On October 18, 2018, the Arab Gulf States Institute in Washington convened its fourth annual Petro Diplomacy conference, “Back to the Future – Oil and Gas at the Center of New Growth in the GCC States.”
Looking to boost oil prices, OPEC and its non-OPEC allies have agreed to curtail oil production by 1.2 million barrels per day, but the volume of barrels taken off the market may prove to be much higher.
Qatar’s recent Cabinet reshuffle and announcement it will withdraw from OPEC are decisions that are not likely to herald a strategic shift in the country’s direction, but they do demonstrate that Doha is, once again, pursuing its own regional interests.
Ahead of their December 6 meeting in Vienna, OPEC and its non-OPEC allies are considering whether and to what extent they need to curb production to balance an oversupplied market and lift oil prices. But Trump’s pressure to keep oil prices low will make their job that much harder.
Iraq’s new oil minister, Thamir Ghadhban, has managed to maneuver his way around the maze of Iraq’s sectarian politics; now, he will have to oversee a restructuring of the energy sector without upsetting the vested interests that have benefited from the absence of good governance across the Iraqi political spectrum.
While a new round of U.S. sanctions targeting Iran’s energy sector is more restrictive than previous sanctions, it is clear Washington is wary of administering a shock to oil markets.
The Gulf states are in many ways among the most vulnerable to the effects of climate change. Carbon pricing could be a useful tool to meet emissions reduction goals and hence reduce the adverse climate impacts on the region, while at the same time presenting opportunities for economic diversification.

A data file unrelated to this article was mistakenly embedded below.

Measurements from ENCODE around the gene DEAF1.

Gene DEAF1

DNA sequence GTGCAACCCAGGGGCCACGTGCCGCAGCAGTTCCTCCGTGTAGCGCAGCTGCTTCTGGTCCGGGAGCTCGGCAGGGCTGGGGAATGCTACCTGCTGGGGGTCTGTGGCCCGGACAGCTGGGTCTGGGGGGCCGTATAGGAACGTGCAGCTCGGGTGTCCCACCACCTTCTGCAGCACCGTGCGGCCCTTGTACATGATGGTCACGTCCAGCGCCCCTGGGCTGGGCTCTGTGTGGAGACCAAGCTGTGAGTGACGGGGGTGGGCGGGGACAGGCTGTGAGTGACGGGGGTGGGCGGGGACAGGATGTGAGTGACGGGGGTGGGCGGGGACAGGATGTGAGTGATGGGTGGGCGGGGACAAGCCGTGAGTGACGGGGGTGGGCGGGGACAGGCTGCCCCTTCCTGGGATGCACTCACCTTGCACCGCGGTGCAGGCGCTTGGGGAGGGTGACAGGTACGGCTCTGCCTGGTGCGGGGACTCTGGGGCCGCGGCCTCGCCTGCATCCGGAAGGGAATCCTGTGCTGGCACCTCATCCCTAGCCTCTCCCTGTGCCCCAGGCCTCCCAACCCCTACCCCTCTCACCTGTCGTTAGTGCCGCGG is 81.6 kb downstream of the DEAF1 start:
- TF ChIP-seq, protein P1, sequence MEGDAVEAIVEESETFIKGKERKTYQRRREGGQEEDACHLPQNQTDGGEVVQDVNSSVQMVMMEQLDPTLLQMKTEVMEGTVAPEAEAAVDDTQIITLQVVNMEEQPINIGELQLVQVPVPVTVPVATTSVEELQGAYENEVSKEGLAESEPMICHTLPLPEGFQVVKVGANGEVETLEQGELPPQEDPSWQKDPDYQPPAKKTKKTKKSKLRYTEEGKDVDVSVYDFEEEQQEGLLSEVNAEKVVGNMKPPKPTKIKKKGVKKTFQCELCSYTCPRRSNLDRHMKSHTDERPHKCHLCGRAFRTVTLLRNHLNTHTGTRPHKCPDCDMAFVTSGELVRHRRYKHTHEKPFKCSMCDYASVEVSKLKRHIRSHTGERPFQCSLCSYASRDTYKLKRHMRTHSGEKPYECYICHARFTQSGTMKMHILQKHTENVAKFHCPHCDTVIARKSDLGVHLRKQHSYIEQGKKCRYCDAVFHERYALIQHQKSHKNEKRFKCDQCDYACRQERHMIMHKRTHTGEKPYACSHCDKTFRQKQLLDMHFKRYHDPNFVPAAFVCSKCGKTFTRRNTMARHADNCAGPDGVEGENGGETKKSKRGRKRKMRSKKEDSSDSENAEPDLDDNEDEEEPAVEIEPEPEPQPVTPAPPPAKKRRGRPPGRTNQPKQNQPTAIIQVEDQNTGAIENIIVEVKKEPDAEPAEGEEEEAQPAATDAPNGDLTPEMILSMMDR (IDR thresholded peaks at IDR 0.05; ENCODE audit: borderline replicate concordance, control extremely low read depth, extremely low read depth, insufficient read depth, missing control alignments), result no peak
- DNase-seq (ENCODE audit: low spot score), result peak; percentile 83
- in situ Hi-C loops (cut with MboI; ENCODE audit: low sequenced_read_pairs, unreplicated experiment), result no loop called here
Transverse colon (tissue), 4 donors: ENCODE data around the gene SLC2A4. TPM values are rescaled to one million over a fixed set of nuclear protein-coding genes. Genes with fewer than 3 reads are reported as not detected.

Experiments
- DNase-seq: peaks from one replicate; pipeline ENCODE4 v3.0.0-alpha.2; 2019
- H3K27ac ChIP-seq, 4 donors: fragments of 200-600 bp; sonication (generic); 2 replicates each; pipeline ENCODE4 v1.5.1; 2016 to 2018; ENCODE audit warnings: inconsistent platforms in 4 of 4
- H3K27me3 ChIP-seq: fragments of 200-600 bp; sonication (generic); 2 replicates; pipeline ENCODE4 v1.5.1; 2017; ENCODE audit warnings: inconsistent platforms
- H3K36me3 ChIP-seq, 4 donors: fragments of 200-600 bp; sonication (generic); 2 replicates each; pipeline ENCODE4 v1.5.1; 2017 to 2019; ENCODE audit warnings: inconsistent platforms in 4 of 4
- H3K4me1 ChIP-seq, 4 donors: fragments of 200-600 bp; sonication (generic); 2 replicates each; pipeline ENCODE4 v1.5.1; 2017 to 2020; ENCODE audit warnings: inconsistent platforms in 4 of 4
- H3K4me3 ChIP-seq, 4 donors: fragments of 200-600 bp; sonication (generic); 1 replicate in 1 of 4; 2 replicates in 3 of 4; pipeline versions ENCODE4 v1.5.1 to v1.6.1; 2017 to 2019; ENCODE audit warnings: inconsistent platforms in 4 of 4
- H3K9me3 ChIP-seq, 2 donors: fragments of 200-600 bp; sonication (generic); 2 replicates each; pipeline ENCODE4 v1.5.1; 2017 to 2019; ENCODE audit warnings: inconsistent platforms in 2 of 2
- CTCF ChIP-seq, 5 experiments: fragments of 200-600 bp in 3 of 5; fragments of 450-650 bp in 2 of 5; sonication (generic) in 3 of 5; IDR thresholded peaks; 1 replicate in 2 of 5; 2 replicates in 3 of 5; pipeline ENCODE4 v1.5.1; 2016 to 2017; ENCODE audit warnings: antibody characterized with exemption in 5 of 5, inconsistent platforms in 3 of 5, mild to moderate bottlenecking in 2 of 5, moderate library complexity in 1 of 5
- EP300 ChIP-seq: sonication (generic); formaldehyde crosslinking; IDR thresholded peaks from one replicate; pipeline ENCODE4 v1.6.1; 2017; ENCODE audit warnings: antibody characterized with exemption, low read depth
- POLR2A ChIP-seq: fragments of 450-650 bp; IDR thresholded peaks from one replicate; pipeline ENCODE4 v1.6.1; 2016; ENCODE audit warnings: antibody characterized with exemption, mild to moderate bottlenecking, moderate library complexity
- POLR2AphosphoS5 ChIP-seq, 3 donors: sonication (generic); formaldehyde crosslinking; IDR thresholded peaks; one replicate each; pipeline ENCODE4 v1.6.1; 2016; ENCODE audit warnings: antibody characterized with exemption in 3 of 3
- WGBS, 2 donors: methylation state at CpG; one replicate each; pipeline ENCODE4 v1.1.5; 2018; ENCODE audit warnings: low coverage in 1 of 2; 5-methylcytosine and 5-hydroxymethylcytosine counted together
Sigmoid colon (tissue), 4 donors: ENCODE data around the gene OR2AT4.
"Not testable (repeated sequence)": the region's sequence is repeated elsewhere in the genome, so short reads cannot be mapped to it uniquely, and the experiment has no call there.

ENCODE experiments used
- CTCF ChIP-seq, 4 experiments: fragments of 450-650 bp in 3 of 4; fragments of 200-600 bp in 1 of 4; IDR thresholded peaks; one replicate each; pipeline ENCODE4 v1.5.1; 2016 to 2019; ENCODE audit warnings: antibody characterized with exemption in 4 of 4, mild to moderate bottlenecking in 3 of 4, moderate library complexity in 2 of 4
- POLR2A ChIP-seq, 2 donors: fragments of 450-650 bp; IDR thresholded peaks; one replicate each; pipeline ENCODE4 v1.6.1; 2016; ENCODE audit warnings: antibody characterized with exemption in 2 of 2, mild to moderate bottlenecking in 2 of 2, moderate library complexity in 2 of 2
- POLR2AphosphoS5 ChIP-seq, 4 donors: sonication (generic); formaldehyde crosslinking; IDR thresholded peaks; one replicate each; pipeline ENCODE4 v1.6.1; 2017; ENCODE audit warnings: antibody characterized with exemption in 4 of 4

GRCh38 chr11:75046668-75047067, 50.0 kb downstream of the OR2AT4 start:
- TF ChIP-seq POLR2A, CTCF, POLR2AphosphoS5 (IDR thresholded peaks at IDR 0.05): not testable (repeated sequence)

While pursuing long-term economic reform and diversification, Saudi Arabia needs to show that the kingdom is an attractive, business-friendly place; yet recent moves have worried investors over the business environment, and raised some concerns over the impact on oil policy.
Saudi Arabia’s decision to delay a $200 billion solar power project with Japan’s SoftBank casts doubt on the future of the kingdom’s solar energy initiative.
To meet the dual challenge of energy security and climate change, the Gulf Arab states need a holistic understanding of energy systems when planning an advantageous energy mix.Learn More
Through its careful examination of the forces shaping the evolution of Gulf societies and the new generation of emerging leaders, AGSIW facilitates a richer understanding of the role the countries in this key geostrategic region can be expected to play in the 21st century.Learn More